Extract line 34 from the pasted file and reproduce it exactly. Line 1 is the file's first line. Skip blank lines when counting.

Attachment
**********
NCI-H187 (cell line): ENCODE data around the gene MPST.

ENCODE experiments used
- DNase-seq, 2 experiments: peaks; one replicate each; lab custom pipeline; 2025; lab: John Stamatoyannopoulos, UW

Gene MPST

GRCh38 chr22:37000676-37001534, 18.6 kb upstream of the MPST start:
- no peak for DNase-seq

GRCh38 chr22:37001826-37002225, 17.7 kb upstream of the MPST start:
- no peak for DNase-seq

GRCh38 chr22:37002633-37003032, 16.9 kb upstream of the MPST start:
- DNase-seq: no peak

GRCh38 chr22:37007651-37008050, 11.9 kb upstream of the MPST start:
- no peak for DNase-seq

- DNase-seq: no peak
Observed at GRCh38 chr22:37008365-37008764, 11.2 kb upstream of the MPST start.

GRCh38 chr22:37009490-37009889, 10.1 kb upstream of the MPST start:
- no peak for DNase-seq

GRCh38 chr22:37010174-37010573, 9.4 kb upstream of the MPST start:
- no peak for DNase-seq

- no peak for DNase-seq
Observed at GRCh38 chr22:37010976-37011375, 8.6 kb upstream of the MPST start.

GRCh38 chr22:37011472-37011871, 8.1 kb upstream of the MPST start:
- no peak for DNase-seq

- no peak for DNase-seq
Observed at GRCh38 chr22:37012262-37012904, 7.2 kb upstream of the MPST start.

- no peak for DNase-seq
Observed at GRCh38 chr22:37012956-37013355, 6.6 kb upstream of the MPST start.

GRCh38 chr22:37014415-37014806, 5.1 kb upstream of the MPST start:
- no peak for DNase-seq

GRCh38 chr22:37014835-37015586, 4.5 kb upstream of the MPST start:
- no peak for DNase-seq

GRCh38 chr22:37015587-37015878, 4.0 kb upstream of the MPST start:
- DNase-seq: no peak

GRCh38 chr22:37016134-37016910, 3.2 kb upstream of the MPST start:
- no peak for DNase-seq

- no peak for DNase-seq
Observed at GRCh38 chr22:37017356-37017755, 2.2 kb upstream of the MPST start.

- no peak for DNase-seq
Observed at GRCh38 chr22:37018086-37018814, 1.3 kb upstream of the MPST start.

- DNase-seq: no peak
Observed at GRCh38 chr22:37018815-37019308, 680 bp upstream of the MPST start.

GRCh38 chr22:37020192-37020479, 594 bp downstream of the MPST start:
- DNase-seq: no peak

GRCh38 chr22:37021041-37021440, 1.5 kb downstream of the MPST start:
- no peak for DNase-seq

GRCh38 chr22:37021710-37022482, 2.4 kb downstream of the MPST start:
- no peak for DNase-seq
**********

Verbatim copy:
- no peak for DNase-seq